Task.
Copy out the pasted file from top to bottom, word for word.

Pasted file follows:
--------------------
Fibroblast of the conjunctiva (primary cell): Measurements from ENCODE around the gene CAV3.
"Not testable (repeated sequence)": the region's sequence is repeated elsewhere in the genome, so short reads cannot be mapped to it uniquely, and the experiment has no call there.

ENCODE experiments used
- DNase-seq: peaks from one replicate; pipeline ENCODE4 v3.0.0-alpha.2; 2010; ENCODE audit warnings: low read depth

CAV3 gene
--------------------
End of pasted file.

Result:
Fibroblast of the conjunctiva (primary cell): Measurements from ENCODE around the gene CAV3.
"Not testable (repeated sequence)": the region's sequence is repeated elsewhere in the genome, so short reads cannot be mapped to it uniquely, and the experiment has no call there.

ENCODE experiments used
- DNase-seq: peaks from one replicate; pipeline ENCODE4 v3.0.0-alpha.2; 2010; ENCODE audit warnings: low read depth

CAV3 gene